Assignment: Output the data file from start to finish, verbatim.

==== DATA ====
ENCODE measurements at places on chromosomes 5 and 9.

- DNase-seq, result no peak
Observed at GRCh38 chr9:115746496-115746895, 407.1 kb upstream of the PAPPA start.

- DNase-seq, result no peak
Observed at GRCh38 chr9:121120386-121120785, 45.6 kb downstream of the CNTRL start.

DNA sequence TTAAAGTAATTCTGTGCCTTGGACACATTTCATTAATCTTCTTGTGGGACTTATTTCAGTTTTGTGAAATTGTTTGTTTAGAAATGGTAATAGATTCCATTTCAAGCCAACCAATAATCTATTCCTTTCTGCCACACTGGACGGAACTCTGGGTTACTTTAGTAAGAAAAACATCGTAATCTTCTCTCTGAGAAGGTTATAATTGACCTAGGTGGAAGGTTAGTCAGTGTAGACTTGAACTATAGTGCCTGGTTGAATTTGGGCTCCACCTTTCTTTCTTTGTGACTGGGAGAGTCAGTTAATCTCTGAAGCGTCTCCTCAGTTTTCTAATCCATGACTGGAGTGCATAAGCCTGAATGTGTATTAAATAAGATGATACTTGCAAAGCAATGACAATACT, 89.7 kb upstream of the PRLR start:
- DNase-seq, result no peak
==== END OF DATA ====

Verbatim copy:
ENCODE measurements at places on chromosomes 5 and 9.

- DNase-seq, result no peak
Observed at GRCh38 chr9:115746496-115746895, 407.1 kb upstream of the PAPPA start.

- DNase-seq, result no peak
Observed at GRCh38 chr9:121120386-121120785, 45.6 kb downstream of the CNTRL start.

DNA sequence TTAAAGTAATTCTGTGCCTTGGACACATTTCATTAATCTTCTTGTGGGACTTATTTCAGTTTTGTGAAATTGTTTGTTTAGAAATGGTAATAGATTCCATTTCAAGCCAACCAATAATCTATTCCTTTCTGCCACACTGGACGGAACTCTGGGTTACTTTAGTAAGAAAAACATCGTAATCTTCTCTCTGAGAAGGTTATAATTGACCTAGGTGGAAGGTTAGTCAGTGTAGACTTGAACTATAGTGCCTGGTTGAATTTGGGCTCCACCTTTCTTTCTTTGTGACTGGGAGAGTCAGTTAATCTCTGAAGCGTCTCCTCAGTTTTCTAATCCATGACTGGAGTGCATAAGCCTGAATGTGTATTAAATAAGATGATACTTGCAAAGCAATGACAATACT, 89.7 kb upstream of the PRLR start:
- DNase-seq, result no peak